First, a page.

Every Sunday our NFL columnist Anthony Stalter provides his quick-hits from the week that was in the NFL.
Did this Mike Wallace situation escalate or what?
Last Wednesday the Pittsburgh Post-Gazette reported that the Steelers had broken off contract talks with Wallace until he signs his one-year, $2.472 million tender and reports to the team. That same evening, Mike Tomlin held a press conference and said that the situation is “bigger than Wallace” and that he was going to go work with Emmaunel Sanders “because he’s here, and be exited about doing it.” Two days later, the Steelers hand $42.5 million to Wallace’s teammate Antonio Brown, which wasn’t a message to Wallace as much as it was a statement that the team wasn’t playing around. Reports have also surfaced that Wallace rejected a contract offer in the five-year, $50 million range and that he could be traded during camp. But a trade is going to be incredibly difficult because no team will want to surrender a first-round pick for Wallace this offseason and keep in mind that the Steelers only received a fifth-rounder for Santonio Holmes (who was a Super Bowl MVP, mind you). Thus, it appears as though Wallace has two choices: Play for just over $2 million this season or holdout, which really doesn’t help him achieve what he wants (that being a long-term deal). At this point, the Steelers are in complete control. If Wallace signs his tender, reports to camp and is motivated to stick it up Pittsburgh’s ass, then the Steelers win. If he doesn’t report, then the Steelers are already preparing for life after Mike Wallace.
Chad Johnson appears to be a tad delusional.
While speaking to the media earlier this week, Johnson predicted a “monster” season for himself this year in Miami and then essentially blamed his poor performance last season on the Patriots. Said the Twitter artist formerly known as Ochocinco: “My personality was controlled last year. You perform. It’s never been vindictive. I never got anybody in trouble.” He went on: “The didn’t hear me at all last year. Zero. Zilch. When my mouth is running, it forces me to stuff that I do well, I do extremely well. The Pats know what I do well. You put that player in position to make those same plays he’s been making his whole career. It’s not rocket science.”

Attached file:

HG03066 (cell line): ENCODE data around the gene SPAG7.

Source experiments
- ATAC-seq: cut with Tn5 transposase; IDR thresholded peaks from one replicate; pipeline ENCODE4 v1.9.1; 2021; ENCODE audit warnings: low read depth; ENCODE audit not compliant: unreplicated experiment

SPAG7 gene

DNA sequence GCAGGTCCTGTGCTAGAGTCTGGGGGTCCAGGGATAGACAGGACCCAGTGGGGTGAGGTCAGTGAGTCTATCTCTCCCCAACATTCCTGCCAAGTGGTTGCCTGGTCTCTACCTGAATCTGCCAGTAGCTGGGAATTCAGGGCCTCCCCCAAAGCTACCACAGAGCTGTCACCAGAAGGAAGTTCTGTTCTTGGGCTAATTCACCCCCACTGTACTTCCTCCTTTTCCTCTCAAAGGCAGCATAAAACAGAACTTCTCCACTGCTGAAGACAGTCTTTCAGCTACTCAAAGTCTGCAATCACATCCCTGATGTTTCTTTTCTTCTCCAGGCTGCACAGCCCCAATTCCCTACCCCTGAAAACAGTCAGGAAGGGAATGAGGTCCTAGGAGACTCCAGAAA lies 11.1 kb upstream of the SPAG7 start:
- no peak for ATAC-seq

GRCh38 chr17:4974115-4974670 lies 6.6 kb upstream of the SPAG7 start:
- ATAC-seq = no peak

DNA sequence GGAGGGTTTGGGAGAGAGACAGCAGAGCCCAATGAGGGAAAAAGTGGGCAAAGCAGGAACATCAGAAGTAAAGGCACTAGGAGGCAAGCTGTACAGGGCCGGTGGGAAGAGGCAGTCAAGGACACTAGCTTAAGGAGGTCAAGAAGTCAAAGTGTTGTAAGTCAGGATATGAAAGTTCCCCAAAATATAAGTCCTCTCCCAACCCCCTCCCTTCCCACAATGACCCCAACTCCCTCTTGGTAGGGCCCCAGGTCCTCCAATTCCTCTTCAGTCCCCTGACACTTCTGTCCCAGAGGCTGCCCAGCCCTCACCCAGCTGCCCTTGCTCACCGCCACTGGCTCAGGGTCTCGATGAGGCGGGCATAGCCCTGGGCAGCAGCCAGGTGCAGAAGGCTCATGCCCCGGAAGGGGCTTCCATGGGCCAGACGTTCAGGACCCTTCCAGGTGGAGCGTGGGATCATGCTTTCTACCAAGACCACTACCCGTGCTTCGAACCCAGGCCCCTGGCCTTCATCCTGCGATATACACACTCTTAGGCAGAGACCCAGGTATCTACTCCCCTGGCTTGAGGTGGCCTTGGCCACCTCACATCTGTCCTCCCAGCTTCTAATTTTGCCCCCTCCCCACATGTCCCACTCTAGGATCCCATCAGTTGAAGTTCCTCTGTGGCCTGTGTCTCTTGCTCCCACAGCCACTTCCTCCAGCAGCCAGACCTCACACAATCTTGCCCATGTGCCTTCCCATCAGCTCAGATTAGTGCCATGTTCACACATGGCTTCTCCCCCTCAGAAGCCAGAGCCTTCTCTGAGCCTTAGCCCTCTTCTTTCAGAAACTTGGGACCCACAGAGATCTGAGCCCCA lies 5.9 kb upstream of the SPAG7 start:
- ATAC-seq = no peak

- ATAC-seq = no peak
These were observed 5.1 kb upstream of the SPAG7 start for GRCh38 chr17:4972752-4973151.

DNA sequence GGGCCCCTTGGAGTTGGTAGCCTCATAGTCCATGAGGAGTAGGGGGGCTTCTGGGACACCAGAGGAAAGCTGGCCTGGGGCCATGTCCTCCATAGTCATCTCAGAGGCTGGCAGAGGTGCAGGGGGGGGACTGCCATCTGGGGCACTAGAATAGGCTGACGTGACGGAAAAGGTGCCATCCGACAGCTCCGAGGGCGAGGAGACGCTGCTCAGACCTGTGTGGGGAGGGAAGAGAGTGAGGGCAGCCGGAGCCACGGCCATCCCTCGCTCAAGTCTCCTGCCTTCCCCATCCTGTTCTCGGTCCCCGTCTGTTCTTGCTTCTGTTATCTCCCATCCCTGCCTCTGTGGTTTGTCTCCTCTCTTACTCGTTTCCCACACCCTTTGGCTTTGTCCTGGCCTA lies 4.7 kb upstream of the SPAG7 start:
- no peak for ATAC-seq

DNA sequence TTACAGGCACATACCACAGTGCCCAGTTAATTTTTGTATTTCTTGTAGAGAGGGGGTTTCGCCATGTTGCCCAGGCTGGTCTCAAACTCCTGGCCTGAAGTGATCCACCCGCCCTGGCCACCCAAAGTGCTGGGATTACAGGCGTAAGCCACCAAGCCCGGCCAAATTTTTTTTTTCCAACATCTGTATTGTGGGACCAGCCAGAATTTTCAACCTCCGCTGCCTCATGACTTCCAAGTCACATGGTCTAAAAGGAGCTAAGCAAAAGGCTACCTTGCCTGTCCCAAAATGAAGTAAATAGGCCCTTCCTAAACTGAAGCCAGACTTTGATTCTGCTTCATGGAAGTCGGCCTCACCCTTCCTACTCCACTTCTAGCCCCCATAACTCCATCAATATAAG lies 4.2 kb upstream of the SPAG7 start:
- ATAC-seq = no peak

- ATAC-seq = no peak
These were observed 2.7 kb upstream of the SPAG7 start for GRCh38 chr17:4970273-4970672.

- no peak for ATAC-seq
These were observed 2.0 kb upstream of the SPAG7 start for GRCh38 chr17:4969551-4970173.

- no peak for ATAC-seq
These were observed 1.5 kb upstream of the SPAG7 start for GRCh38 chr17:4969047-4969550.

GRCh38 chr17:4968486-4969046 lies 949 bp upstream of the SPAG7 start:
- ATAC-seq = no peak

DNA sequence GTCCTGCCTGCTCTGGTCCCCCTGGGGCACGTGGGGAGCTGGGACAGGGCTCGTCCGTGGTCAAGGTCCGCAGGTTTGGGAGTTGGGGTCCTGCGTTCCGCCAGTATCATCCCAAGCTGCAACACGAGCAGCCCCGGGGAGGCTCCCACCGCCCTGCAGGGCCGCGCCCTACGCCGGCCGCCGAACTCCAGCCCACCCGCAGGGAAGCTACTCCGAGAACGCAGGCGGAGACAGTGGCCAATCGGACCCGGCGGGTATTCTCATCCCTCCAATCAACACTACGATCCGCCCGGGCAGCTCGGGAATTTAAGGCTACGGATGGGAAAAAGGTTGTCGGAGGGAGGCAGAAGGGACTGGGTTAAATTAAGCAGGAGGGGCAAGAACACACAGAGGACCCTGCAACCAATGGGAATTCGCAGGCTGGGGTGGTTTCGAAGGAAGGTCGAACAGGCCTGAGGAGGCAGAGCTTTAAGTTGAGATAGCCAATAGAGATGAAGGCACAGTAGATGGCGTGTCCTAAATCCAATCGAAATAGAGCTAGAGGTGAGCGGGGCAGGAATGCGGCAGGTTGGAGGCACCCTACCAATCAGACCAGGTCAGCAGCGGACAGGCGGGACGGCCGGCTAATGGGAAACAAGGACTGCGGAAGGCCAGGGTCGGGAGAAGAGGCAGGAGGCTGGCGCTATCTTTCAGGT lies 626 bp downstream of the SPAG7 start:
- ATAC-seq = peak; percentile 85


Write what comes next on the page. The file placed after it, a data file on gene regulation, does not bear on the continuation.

Let’s keep in mind that Bill Belichick and the Patriots coveted Johnson. It’s not like they grabbed him off the scrap heap and paid him the veteran minimum – they gave up a fifth and a sixth round pick because they thought he could still play. What they quickly found out is that they acquired damaged goods. According to a report by the Bengals’ official website back in June, T.J. Houshmandzadeh used to tell Johnson where to line up on offense when the two were in Cincinnati. And around that same time, multiple sources told the Boston Globe that Johnson just didn’t have the “football I.Q.” to succeed with the Patriots, who used to tell him to run a route a certain way and he would do the opposite. New England also gave him the benefit of the doubt by keeping him on their roster until this spring when it was clear that he still hadn’t fully grasped the offseason. So it’s a little arrogant on Johnson’s part to blame his poor 2011 on the Patriots because they didn’t let him be him. Belichick’s rigid ways may have had some negative impact on Johnson’s play but his declining skills are mostly to blame for his one-year stop in New England.
What exactly is Dwayne Bowe’s game plan here?
He took exception to the Chiefs slapping him with their franchise tag earlier this year, so he skipped OTAs and minicamp in efforts to voice his displeasure with the situation. But now that he’s no longer eligible for a long-term deal, why skip training camp? Why not sign the one-year tender and play for $9.5 million guaranteed? I get it – if you’re Bowe, why bust your butt in training camp if you can show up for Week 1 and make the same amount of money. But he’s not endearing himself to the Chiefs or other teams by skipping training camp. Look, there are no guarantees in life. Bowe could get hurt in training camp or on the first snap of the regular season. He could also go on to have a great season without taking one practice rep, assuming pf course that he even shows up for the regular season. But if the ultimate goal is to receive a long-term contract, then why drive another stake between yourself and the people who can accomplish that objective? If you want your bosses to give you a raise, or if you want to make yourself more attractive to the competition, you don’t stop driving into the office.